Google Scatter Charts != Business Quadrant Charts

At this point we were a little confused. We did not think our ask was special. All we wanted was to create a simple business graph. Why was it not easy?

Further investigation of the Google Scatter charts revealed they were perfectly suitable for a scientific scatter plot, but highly unsuited for a business quadrant chart. Why was this? A review of requirements revealed that they were fundamentally different animals, they just looked similar on the surface.

A Scientific Scatter Plot has the following attributes:

  • a series of (x,y) data points
  • auto scaling of the x & y axis to fit the data
  • x & y axis labels are the x & y data values

Here is a great example of a scientific scatter plot.

A Business Quadrant Chart has the following attributes:

  • a series of (x,y) data points
  • x and y axis labels are not related to the numerical data values used to position points
  • fixed x and y axis scale
  • data points generally lie within a grid box

This is an example of a Business Quadrant Chart.

A Scientific Scatter plot is relatively simple and its attributes are obvious. In contrast a Business Quadrant chart is more fluid and complex. It is not constrained by science. The concepts being portrayed are relative, not absolute values. This makes a business quadrant chart special.

Some of the things affected by the relative nature of the data include:

Conceptual Axis Labels: The axis labels must be explicitly specified. The axis labels in a Business Quadrant chart are relative terms:  Low -> Medium -> High or Weak -> Strong or Slow -> Quick or Simple -> Complex. They are not numerical values derived from the actual (x,y) position of the data points. This makes it impossible for the graphing engine to automatically derive axis labels from the data.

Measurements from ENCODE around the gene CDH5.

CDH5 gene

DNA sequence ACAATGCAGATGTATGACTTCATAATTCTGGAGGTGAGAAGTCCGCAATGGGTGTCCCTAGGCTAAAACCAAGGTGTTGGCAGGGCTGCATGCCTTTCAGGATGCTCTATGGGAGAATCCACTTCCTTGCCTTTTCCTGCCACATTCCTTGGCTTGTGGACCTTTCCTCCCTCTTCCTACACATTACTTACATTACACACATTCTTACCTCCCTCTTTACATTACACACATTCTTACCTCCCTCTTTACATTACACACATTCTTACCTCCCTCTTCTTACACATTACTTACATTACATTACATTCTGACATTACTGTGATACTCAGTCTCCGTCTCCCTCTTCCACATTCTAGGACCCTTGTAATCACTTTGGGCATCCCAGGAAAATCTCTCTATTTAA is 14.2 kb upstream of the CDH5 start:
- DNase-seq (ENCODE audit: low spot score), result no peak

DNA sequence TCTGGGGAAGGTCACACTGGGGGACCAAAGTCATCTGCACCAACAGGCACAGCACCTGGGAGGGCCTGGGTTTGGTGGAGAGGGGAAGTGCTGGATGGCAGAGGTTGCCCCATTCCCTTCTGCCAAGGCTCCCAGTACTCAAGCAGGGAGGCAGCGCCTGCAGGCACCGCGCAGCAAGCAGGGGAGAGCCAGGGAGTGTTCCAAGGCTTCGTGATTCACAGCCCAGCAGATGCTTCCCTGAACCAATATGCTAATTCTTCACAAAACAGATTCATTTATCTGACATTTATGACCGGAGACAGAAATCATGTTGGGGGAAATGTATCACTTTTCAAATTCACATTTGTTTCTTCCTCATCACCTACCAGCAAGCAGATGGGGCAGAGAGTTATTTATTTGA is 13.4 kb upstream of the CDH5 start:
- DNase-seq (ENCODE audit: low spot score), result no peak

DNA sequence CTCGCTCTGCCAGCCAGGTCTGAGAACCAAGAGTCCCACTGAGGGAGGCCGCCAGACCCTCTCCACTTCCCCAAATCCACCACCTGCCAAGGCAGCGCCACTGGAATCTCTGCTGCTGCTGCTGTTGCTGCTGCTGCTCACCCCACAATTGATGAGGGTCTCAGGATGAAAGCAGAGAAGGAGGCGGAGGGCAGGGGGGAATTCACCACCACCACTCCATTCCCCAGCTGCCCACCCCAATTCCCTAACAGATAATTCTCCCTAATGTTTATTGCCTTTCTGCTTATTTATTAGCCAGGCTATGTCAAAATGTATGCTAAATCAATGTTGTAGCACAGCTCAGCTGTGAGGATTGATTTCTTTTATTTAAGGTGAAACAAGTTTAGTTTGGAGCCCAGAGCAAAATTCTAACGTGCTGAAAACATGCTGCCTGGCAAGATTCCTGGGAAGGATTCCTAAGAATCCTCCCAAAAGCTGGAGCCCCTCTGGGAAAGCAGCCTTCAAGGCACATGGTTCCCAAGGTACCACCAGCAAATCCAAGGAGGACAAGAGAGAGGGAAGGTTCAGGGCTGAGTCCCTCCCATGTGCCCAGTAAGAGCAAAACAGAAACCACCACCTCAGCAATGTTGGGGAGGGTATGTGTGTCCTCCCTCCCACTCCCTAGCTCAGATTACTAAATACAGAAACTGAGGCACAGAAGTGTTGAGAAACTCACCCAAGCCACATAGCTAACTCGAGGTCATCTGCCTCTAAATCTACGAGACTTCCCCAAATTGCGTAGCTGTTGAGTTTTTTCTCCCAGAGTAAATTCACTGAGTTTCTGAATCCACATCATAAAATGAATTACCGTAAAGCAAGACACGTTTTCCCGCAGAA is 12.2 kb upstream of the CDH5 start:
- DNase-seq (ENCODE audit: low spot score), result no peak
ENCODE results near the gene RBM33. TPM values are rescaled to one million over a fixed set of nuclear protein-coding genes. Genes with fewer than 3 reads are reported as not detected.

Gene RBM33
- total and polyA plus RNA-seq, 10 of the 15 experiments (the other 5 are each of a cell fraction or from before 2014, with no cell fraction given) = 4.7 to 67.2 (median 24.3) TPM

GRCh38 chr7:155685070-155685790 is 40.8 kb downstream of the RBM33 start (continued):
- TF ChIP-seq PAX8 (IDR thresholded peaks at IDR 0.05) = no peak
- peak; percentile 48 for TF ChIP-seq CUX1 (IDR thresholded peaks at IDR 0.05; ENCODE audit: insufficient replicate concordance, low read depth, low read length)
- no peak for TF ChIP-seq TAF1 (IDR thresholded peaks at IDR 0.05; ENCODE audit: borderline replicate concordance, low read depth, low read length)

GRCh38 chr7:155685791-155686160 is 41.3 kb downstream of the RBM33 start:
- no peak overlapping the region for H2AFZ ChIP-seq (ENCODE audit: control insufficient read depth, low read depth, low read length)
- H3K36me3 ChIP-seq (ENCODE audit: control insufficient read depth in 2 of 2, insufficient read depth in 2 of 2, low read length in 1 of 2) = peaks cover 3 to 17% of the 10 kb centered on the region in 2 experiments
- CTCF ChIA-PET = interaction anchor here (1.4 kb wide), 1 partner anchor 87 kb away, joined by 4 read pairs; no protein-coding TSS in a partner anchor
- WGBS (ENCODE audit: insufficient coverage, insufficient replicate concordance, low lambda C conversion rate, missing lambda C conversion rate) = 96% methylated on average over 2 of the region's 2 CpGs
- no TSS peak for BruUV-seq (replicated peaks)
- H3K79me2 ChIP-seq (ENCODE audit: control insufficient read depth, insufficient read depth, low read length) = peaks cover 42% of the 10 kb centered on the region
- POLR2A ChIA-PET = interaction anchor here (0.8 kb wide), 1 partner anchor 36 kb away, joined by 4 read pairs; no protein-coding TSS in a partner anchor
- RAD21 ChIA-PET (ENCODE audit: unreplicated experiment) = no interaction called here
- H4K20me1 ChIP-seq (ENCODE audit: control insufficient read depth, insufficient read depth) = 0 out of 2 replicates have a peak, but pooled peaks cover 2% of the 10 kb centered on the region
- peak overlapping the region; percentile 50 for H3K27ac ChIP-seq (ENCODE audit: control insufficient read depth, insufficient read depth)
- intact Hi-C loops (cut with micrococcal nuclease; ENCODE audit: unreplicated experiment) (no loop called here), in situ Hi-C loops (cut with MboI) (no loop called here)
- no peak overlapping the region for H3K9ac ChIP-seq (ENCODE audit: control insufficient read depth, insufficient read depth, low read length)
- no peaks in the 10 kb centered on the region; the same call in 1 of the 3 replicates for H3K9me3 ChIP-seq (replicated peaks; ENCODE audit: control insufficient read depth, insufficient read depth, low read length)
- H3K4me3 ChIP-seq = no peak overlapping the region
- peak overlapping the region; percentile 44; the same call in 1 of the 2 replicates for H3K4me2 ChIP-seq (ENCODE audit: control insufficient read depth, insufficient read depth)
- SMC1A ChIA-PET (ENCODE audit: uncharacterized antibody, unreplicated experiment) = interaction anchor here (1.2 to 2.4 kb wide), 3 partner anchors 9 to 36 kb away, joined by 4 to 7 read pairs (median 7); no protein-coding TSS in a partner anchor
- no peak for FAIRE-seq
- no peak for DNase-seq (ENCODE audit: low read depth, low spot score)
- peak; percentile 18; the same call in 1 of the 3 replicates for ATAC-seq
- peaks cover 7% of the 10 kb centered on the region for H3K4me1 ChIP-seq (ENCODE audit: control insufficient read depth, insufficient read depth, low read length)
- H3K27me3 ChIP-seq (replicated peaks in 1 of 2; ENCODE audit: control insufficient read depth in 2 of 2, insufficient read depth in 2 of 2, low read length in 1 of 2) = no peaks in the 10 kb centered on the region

Fixed Axis Scaling: The axis scale must be explicitly specified. It is common for some areas of the chart to not have any data points. All quadrants need to be displayed. An axis that depicts risk as Low, Medium, High may not have any corresponding Low data points. But the chart still needs to depict a Low grid column that is empty of data points. Business demands that we ignore the available data and portray potentially available data. It is not possible to autoscale the axis from the provided data.

Grid Lines & Data Points: Grid lines need special handling. Grid lines occur between the axis labels. A Low -> Medium -> High axis has 2 grid lines separating Low from Medium and Medium from High. This means the grid lines also occur between the data values. This has a very subtle side effect on the graphing engine when drawing grid lines is required. It would be natural to internally represent the low, medium, high data point values using 1, 2, 3. This means you need a grid line at 1.5 and 2.5, but not at 0.5 or 3.5.

Data Point Collision: Colliding data points need to be shifted so they are visible. The relative nature of the data means that there will often be data point collisions. All (High Risk, High Cost) data points will have the exact same internal data values. The data points will all need to be displayed in the same grid box, but separated so they are all visible.

Clearly Google Charts was not designed to support Business Quadrant charts. We needed to find a different solution.